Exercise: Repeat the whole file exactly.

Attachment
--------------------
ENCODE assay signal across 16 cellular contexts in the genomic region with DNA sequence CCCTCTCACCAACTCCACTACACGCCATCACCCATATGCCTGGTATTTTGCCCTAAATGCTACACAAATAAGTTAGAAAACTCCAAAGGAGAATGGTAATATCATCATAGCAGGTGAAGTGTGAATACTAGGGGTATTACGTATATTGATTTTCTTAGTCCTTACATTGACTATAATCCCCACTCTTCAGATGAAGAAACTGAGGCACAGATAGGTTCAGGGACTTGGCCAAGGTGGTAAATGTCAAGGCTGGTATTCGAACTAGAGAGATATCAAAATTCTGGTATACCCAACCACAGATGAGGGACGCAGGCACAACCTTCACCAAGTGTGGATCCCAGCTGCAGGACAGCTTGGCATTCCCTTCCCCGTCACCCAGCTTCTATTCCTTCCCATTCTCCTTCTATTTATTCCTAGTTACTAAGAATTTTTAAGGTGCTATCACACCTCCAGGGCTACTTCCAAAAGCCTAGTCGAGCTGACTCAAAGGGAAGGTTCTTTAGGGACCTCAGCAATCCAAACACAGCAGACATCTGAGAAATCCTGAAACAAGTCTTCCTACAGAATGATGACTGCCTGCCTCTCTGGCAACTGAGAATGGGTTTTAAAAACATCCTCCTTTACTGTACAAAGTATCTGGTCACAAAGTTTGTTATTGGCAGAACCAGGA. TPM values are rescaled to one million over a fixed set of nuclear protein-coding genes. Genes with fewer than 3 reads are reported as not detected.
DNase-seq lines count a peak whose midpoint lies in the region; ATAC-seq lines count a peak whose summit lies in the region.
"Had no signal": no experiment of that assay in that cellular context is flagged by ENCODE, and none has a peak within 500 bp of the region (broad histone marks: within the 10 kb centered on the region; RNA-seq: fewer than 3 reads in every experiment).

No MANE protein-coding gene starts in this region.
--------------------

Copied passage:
ENCODE assay signal across 16 cellular contexts in the genomic region with DNA sequence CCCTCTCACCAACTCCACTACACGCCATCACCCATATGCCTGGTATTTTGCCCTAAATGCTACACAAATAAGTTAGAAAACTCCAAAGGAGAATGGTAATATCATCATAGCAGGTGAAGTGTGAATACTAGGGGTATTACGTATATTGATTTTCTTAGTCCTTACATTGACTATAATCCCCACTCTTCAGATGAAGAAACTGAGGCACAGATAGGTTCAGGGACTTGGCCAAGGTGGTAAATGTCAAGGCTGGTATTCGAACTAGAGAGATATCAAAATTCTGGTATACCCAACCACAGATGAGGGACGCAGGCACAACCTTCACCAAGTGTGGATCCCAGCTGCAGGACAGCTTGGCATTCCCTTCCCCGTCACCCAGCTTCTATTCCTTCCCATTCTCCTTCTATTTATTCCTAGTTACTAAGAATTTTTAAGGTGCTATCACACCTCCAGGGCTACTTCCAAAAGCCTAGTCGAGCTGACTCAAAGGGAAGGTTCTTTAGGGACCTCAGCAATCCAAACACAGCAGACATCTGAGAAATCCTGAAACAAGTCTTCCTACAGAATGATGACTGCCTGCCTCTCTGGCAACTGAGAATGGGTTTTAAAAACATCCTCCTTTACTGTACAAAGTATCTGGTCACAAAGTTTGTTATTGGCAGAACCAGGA. TPM values are rescaled to one million over a fixed set of nuclear protein-coding genes. Genes with fewer than 3 reads are reported as not detected.
DNase-seq lines count a peak whose midpoint lies in the region; ATAC-seq lines count a peak whose summit lies in the region.
"Had no signal": no experiment of that assay in that cellular context is flagged by ENCODE, and none has a peak within 500 bp of the region (broad histone marks: within the 10 kb centered on the region; RNA-seq: fewer than 3 reads in every experiment).

No MANE protein-coding gene starts in this region.